'Killing Ground': Sundance Review
Dir/scr. Damien Power. Australia, 2016. 89 mins.
An isolated getaway interrupted by ominous threats, the unease of Australia’s vast bushland, remote calm belying untold horrors: all converge in Killing Ground, the debut feature from writer/director Damian Power. This film is clearly cognisant of the crowded roster of hardly-relaxing on-screen holidays it’s stepping into, but still strives to claim its own small patch and there’s ample confidence guiding this grimy take on the usual camping, stalking and fleeing-filled survivalist formula.
Convincing portrayals aside, this conventional story is further bolstered by Power’s sparse approach
That conviction, alongside a slow-building set-up and a penchant for unease, both violent and suspenseful, sees the film bow internationally in Sundance’s Midnight lineup (after world premiering at the Melbourne International Film Festival). While enjoying the same fortunes as recent Australian serial killer thrillers Wolf Creek and Snowtown is far from assured, more global genre festival play should follow, plus a local theatrical run and attention on VOD platforms.
Power’s debut starts with a road-tripping couple — doctor Ian (Ian Meadows) and his girlfriend Sam (Harriet Dyer) — escaping the city for a peaceful rural vacation. After obtaining directions from a ute-driving resident named German (Aaron Pedersen), they follow his advice and head to nearby scenic, secluded falls. It’s a familiar horror movie scenario, down to the foreboding mood, sinister music and the discovery of another tent at their destination. Indeed, Killing Ground never tries to hide the fact that it’s not a matter of if something sinister will encroach upon this seeming idyll, but when.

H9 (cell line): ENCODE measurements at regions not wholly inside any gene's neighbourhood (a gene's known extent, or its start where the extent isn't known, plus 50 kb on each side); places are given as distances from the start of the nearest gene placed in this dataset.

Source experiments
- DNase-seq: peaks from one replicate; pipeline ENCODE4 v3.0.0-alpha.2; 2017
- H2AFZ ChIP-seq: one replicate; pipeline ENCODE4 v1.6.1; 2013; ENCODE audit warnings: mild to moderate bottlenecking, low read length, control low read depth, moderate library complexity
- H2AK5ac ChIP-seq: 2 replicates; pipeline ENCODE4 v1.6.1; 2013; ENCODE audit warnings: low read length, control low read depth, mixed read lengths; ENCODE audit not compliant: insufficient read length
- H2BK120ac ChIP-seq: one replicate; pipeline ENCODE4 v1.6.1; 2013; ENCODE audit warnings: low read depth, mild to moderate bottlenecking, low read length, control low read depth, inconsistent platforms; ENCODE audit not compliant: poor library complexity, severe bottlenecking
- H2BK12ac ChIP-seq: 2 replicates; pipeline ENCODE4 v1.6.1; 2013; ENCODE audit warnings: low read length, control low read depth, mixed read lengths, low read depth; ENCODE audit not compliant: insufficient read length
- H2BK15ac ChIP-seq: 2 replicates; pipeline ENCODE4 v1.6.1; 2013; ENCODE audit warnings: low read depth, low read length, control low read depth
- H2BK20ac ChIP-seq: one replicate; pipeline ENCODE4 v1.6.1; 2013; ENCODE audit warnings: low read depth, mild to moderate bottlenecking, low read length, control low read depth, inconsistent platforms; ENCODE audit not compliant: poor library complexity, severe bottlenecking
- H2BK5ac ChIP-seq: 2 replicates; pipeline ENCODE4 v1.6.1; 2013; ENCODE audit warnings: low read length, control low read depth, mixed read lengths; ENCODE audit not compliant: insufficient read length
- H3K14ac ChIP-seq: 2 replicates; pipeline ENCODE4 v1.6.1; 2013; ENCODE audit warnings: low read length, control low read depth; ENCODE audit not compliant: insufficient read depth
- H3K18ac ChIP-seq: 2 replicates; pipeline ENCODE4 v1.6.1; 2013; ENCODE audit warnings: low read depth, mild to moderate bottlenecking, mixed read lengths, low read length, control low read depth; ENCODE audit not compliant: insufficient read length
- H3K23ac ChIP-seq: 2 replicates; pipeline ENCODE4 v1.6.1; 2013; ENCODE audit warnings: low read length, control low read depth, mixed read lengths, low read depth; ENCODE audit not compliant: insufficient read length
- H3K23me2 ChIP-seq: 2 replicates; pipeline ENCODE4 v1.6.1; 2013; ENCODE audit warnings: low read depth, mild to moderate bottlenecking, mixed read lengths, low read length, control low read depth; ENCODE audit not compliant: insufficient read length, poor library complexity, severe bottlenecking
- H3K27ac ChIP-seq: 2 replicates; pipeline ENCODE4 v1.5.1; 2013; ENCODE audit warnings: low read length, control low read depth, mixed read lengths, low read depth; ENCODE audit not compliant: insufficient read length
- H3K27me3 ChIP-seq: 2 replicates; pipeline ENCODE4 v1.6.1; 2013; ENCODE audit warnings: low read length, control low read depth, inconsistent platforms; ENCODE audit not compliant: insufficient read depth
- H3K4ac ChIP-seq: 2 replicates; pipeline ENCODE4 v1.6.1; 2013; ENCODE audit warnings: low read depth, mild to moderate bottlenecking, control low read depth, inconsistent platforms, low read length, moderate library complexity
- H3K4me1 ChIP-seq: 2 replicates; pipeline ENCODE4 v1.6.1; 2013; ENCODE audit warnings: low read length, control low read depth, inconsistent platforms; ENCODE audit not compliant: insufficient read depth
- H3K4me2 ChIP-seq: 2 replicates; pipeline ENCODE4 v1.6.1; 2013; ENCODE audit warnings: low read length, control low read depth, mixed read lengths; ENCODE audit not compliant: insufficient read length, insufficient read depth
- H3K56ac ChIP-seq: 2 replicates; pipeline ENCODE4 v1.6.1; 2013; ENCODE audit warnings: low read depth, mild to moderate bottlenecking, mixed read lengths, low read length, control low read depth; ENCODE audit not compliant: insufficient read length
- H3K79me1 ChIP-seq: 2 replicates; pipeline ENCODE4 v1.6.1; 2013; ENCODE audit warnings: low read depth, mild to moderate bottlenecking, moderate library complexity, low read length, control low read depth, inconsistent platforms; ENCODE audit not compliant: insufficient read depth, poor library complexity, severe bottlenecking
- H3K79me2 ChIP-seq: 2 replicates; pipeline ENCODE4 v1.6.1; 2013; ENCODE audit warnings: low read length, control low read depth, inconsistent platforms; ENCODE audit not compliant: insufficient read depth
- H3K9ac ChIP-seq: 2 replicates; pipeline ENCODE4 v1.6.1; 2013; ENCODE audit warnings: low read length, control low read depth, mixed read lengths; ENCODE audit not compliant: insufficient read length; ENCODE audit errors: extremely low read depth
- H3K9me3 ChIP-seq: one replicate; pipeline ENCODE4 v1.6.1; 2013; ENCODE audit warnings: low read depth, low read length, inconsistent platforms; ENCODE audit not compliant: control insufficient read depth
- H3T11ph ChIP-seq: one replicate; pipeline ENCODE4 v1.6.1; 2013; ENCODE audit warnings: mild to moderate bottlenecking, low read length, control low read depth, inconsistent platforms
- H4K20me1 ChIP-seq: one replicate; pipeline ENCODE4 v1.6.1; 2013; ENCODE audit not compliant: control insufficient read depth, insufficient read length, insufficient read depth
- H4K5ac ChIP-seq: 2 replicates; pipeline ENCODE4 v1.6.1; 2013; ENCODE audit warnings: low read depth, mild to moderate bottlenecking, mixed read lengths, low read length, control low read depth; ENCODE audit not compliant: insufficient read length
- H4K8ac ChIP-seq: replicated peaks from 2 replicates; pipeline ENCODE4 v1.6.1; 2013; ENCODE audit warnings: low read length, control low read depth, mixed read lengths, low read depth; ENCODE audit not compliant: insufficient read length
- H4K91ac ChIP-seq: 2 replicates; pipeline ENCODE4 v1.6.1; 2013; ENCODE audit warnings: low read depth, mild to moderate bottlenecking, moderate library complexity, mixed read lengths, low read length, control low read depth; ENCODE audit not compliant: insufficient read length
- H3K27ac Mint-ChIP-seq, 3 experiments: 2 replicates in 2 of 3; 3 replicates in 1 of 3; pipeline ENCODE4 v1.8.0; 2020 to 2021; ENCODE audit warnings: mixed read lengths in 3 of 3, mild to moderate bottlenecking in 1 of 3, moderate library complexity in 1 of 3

Hours pass and, with no sign of their neighbouring site-dwellers, Ian and Sam begin to think that something isn’t quite right. Intertwined, non-linear timelines involving German and his pal Chook (Aaron Glenane), as well as a family of four consisting of Rob (Julian Garner), Margaret (Maya Stange), teenager Em (Tiarnie Coupland) and toddler Ollie (Riley and Liam Parkes), help flesh out their growing fears — and thrust the film towards its inevitable woodland confrontation.
“What happened out there, it stays out there,” German snarls to Chook at an early tension-building moment, with Pederson gleefully worlds away from his determined lawman role in both Mystery Road and its follow-up Goldstone, and Glenane proving memorable in turning a seeming acolyte into a distinctive figure.
Enlivening the largely by-the-book narrative, the two antagonists are joined by fellow standouts Dyer and Coupland from the pool of potential victims, with the quartet equally adhering to and toying with standard genre types. It’s a testament to their efforts that even the most easily foreseeable twists and turns still enlist the audience’s investment.
Knowing how the situation will play out might be part of the predictable package, particularly when the third act morphs happily into a routine high-stakes cat-and-mouse game. Yet caring about the characters’ decisions — whether these embrace or trifle with the expected uncouth country-dwelling, disaffected youth and pursued heroine stereotypes — is something that the cast earns.
Convincing portrayals aside, this conventional story is further bolstered by Power’s sparse approach. Brutal as many scenes may be, the filmmaker imparts a sense of aesthetic restraint, knowing that waiting is often more unnerving than blustering straight ahead. Editor Katie Flaxman amplifies the pressure inherent in combining the various time periods, though it’s The Devil’s Candy and Joe Cinque’s Consolation cinematographer Simon Chapman who leaves the strongest imprint. The starkly shot Australian landscape once again taunts and terrorises through his lens, even if the film itself can waver in achieving the same feat.
Production company: Campfire Films, Hypergiant Films
Australian distribution: Mushroom Pictures
International Sales: Films Distribution, firstname.lastname@example.org
Producers: Joe Weatherstone, Lisa Shaunessy
Cinematographer: Simon Chapman
Editor: Katie Flaxman
Music: Leah Curtis
Production /costume design: Claire Granville
Cast: Aaron Pedersen, Ian Meadows, Harriet Dyer, Aaron Glenane